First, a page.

Not an Infinity Scarf
Mary's scarf is a scarf for all seasons. It's light. It's goes with everything. And it's symbolic of how some men treat women: like disposable playthings. That never goes out of style. (But it should.)
Early on in her affair with the king, naïve Mary thinks their love will last forever. But if she paid attention to how Henry treats her scarf, she'd realize how wrong she is.
What actually happens? Well, Mary gives it to King H right before a joust. "I'll wear it against my heart," (2.394) he says. It's so romantic we could just gag.
At this point, Henry treats the scarf—and Mary—like it's the most important thing ever to him. But it's only important in the moment. By the end of the joust, Henry has dropped it, and he doesn't even know it's gone. Similarly, do you think Henry misses Mary one iota when he last moves on to Anne? Nope, didn't think so.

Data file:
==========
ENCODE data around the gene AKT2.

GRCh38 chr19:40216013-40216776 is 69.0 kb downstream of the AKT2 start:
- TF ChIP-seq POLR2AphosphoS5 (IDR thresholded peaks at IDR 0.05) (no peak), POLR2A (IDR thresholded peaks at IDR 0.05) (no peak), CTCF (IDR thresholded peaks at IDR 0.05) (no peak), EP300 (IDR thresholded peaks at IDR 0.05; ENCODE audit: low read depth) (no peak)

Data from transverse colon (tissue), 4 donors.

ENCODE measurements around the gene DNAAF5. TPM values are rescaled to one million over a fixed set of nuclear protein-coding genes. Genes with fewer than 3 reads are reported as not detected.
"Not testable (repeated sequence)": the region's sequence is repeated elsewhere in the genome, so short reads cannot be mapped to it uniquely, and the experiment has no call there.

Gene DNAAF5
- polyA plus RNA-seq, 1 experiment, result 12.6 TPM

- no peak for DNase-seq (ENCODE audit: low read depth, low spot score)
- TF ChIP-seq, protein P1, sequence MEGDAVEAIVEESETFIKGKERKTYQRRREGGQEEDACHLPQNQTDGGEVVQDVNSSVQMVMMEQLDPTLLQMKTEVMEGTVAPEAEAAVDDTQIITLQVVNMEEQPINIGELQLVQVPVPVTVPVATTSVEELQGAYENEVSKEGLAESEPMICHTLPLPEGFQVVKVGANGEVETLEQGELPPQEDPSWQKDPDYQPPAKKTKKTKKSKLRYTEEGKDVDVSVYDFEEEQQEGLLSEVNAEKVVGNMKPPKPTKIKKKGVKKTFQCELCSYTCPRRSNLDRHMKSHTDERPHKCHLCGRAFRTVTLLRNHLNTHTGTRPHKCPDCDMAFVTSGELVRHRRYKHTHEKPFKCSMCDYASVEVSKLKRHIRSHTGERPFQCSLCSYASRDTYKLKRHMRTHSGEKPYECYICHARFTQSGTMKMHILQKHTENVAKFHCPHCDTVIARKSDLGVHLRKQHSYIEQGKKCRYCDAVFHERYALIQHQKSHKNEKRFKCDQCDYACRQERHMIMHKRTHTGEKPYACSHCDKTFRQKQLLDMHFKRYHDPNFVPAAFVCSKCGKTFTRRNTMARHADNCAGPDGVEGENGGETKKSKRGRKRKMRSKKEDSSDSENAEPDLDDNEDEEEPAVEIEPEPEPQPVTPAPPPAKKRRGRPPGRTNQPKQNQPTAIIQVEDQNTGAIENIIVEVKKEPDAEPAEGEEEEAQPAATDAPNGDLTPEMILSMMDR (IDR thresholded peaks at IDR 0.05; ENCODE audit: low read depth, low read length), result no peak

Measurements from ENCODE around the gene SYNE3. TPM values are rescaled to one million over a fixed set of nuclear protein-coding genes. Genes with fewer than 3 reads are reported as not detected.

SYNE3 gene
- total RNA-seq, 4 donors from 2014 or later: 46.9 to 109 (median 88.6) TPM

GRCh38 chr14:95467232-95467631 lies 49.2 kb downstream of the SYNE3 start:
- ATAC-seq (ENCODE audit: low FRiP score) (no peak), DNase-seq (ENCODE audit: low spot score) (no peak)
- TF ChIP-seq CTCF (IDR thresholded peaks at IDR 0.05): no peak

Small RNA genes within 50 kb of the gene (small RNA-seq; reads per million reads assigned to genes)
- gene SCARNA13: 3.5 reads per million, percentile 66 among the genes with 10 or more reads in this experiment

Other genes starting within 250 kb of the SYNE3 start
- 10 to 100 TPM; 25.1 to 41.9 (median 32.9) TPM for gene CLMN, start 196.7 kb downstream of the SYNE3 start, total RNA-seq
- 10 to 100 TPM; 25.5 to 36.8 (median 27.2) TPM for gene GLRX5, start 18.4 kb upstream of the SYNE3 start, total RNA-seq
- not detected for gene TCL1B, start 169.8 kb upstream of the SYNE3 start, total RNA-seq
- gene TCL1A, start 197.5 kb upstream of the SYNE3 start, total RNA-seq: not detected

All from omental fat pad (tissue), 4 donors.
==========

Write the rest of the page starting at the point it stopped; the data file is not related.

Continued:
Later, the Queen Katherine finds the scarf and returns it to Mary. "It looked like a sorry bit of cloth, something you might wash a floor with" (2.461). Mary is a commoner, and the queen reminds her of this. Mary needs to watch her step, or instead of helping the queen, she might be scrubbing the floors herself.
Or the queen might order someone to scrub the floors with Mary's face.
When Mary brings up her hurt feelings to Henry, she learns he has the same regard for her feelings that he does for her scarf. He blows her off, saying, "You are not my mistress, madam, nor my wife" (2.495). This is pretty ironic, because Henry doesn't treat his wife or mistresses any better than other women. But don't tell that to Henry if you want to keep your head.